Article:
1952 Santa Barbara Gauchos football team

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1952 Santa Barbara Gauchos football
Conference California Collegiate Athletic Association
1952 record 8–2 (3–1 CCAA)
Head coach Stan Williamson (5th season)
Home stadium La Playa Stadium
(Capacity: 10,000)
Seasons
← 1951
1953 →
1952 California Collegiate Athletic Association football standings
Conf     Overall
Team W   L   T     W   L   T
Cal Poly $ 4 0 0     7 3 0
Santa Barbara 3 1 0     8 2 0
San Diego State 2 2 0     4 5 0
Los Angeles State 1 3 0     4 4 0
Pepperdine 0 4 0     2 7 0
  • $ – Conference champion
Rankings from AP Poll

The 1952 UC Santa Barbara Gauchos football team represented Santa Barbara College[note 1] during the 1952 college football season.

Santa Barbara competed in the California Collegiate Athletic Association (CCAA). The team was led by head coach Stan Williamson in the first year of his second tenure as head coach. He had coached the team from 1941 to 1948, before taking a sabbatical and serving in the Navy. While in the Navy, Williamson coached the San Diego Naval Air Station[note 2] football team, including leading the team to the naval championship in 1951. The Gauchos played home games at La Playa Stadium in Santa Barbara, California. They finished the season with a record of eight wins and two losses (8–2, 3–1 CCAA).

Schedule[edit]

Date Opponent Site Result Attendance
September 19 La Verne* La Playa Stadium • Santa Barbara, CA W 34–6  
September 27 at Whittier* Hadley Field • Whittier, CA L 6–7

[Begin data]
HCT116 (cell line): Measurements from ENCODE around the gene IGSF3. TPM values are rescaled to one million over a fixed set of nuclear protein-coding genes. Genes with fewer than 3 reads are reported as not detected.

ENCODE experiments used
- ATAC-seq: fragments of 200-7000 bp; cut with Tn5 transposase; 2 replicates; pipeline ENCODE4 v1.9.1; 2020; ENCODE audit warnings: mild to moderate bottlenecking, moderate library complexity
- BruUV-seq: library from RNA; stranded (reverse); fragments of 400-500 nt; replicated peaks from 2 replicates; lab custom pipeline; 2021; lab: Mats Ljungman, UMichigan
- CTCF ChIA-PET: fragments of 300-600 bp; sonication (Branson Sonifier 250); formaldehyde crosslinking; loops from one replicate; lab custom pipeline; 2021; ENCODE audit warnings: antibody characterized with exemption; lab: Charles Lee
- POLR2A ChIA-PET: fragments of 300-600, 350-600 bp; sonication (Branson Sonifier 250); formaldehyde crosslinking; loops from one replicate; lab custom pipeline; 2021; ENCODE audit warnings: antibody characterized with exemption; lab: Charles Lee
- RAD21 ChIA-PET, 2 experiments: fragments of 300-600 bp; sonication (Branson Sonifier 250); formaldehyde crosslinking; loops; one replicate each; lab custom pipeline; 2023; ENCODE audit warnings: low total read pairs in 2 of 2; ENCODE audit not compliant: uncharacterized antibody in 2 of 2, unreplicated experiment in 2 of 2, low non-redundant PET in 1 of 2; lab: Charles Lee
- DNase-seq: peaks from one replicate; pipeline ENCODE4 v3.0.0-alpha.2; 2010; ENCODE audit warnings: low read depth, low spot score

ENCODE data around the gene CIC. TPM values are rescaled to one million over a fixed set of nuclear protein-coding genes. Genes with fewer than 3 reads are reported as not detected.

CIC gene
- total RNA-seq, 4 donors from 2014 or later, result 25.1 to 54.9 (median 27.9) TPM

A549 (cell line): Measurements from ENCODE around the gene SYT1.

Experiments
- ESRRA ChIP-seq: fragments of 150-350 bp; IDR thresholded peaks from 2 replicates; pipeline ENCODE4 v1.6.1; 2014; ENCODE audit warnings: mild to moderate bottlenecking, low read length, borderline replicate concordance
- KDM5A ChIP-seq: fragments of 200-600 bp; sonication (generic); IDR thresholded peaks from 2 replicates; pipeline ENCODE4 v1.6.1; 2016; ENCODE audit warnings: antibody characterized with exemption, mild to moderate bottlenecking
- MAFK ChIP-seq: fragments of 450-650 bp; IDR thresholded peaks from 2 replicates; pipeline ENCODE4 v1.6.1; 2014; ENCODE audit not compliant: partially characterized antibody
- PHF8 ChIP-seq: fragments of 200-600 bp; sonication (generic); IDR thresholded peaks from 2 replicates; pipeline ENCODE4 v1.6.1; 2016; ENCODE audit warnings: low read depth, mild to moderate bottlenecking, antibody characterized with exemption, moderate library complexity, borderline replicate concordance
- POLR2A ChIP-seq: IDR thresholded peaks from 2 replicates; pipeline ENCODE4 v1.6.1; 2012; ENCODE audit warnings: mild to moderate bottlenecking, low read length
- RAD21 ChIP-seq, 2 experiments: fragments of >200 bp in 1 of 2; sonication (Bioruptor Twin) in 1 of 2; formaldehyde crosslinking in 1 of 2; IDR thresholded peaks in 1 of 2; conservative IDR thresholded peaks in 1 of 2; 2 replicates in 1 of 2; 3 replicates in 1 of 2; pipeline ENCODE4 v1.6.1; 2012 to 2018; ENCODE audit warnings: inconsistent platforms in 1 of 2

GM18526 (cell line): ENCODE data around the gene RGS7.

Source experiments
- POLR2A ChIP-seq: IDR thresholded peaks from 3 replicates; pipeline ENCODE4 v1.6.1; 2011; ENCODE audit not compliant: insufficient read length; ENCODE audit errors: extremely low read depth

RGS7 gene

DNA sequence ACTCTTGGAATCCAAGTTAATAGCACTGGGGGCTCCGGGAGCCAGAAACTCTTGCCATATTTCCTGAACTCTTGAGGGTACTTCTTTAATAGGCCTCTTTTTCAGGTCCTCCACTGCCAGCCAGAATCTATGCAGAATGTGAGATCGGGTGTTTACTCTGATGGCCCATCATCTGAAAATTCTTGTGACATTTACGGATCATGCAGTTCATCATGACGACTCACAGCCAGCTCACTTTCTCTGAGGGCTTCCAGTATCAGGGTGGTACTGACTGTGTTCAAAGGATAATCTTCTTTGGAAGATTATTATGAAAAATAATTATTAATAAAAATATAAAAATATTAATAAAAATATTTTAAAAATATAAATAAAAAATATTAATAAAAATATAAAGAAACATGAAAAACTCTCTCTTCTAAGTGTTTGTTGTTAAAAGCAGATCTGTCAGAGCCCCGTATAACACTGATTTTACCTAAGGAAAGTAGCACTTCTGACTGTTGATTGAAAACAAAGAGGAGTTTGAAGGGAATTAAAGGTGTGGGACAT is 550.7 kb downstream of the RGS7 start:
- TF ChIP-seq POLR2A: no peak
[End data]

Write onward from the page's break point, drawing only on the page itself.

October 3 at Occidental* D.W. Patterson Field • Los Angeles, CA W 14–12  
October 10 Cal Poly[note 3] La Playa Stadium • Santa Barbara, CA L 0–19  
October 17 at Los Angeles State[note 4] Los Angeles State Field • Los Angeles, CA W 21–20  
October 25 San Francisco State[note 5]* La Playa Stadium • Santa Barbara, CA W 20–6  
November 1 vs. Cal Aggies[note 6][note 7]* California Memorial StadiumBerkeley, CA W 48–0  
November 7 at Pepperdine[note 8] El Camino Stadium • Torrance, CA W 27–6  
November 14 at Pomona-Claremont[note 9]* Claremont Alumni Field • Claremont, CA W 26–7  
November 21 San Diego State[note 10] La Playa Stadium • Santa Barbara, CA W 21–20   5,500[1]
*Non-conference game.

[2]

Team players in the NFL[edit]

No Santa Barbara Gaucho players were selected in the 1953 NFL Draft.[3][4][5]

Notes[edit]

  1. ^ University of California, Santa Barbara was known as Santa Barbara College of the University of California from 1944 to 1957.
  2. ^ The Naval Training Center San Diego (Naval Training Station) was a U.S. Navy facility from 1923 to 1997.
  3. ^ The official name of Cal Poly has been California Polytechnic State University since 1947. However, it is more commonly known as either Cal Poly San Luis Obispo or just Cal Poly.
  4. ^ California State University, Los Angeles (Cal State LA) was known as Los Angeles State College of Applied Arts and Sciences from 1947 to 1963.
  5. ^ San Francisco State University was known as San Francisco State College from 1935 to 1971.
  6. ^ The game against the Cal Aggies was part of an "All-UC Doubleheader" that was held annually from 1948 to 1963. The other game of the double-header was California vs. UCLA. The games were always held at the home stadium of either Cal or UCLA.
  7. ^ University of California, Davis was known as Northern Branch of the College of Agriculture from 1922 to 1959. In common usage, the sports teams were called the "Cal Aggies" from 1924 until the mid 1970s.
  8. ^ Pepperdine University was known as George Pepperdine College from 1937 to 1970.
  9. ^ What is now known as the Pomona-Pitzer football team was known as Pomona-Claremont from 1950 to 1961. Pitzer College did not exist until 1963.
  10. ^ San Diego State University was known as San Diego State College from 1935 to 1971.

References[edit]

  1. ^ Howard Hagen (November 22, 1952). "Gaucho Theft Up-Ends Aztecs". The San Diego Union. San Diego, California. p. B-3. 
  2. ^ "1952 - California-Santa Barbara". Retrieved February 1, 2017. 
  3. ^ "1953 NFL Draft". Retrieved February 2, 2017. 
  4. ^ "California-Santa Barbara Players/Alumni". Retrieved February 2, 2017. 
  5. ^ "Draft History: California-Santa Barbara". Retrieved March 18, 2017.